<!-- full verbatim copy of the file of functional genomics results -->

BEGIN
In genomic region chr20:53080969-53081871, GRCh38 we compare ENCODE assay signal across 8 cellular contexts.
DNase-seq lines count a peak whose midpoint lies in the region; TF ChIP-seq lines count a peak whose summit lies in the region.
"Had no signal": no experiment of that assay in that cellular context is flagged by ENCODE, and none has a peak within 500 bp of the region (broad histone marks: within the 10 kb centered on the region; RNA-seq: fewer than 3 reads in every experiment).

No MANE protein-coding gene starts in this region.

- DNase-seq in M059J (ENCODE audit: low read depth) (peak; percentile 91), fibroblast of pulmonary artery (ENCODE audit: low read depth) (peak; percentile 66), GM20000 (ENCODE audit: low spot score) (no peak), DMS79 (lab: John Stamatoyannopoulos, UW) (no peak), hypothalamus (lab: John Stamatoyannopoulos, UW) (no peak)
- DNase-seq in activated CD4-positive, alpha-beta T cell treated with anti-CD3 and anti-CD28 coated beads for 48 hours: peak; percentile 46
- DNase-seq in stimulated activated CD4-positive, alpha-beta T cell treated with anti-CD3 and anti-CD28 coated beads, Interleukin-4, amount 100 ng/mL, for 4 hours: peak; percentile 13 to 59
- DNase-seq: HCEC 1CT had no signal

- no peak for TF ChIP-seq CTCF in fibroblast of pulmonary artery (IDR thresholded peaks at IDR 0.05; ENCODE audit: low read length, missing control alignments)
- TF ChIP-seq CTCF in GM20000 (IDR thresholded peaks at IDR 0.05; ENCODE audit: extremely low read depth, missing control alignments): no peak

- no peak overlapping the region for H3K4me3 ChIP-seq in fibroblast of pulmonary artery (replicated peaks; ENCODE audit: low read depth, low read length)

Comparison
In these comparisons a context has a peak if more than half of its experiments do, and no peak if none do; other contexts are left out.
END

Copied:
In genomic region chr20:53080969-53081871, GRCh38 we compare ENCODE assay signal across 8 cellular contexts.
DNase-seq lines count a peak whose midpoint lies in the region; TF ChIP-seq lines count a peak whose summit lies in the region.
"Had no signal": no experiment of that assay in that cellular context is flagged by ENCODE, and none has a peak within 500 bp of the region (broad histone marks: within the 10 kb centered on the region; RNA-seq: fewer than 3 reads in every experiment).

No MANE protein-coding gene starts in this region.

- DNase-seq in M059J (ENCODE audit: low read depth) (peak; percentile 91), fibroblast of pulmonary artery (ENCODE audit: low read depth) (peak; percentile 66), GM20000 (ENCODE audit: low spot score) (no peak), DMS79 (lab: John Stamatoyannopoulos, UW) (no peak), hypothalamus (lab: John Stamatoyannopoulos, UW) (no peak)
- DNase-seq in activated CD4-positive, alpha-beta T cell treated with anti-CD3 and anti-CD28 coated beads for 48 hours: peak; percentile 46
- DNase-seq in stimulated activated CD4-positive, alpha-beta T cell treated with anti-CD3 and anti-CD28 coated beads, Interleukin-4, amount 100 ng/mL, for 4 hours: peak; percentile 13 to 59
- DNase-seq: HCEC 1CT had no signal

- no peak for TF ChIP-seq CTCF in fibroblast of pulmonary artery (IDR thresholded peaks at IDR 0.05; ENCODE audit: low read length, missing control alignments)
- TF ChIP-seq CTCF in GM20000 (IDR thresholded peaks at IDR 0.05; ENCODE audit: extremely low read depth, missing control alignments): no peak

- no peak overlapping the region for H3K4me3 ChIP-seq in fibroblast of pulmonary artery (replicated peaks; ENCODE audit: low read depth, low read length)

Comparison
In these comparisons a context has a peak if more than half of its experiments do, and no peak if none do; other contexts are left out.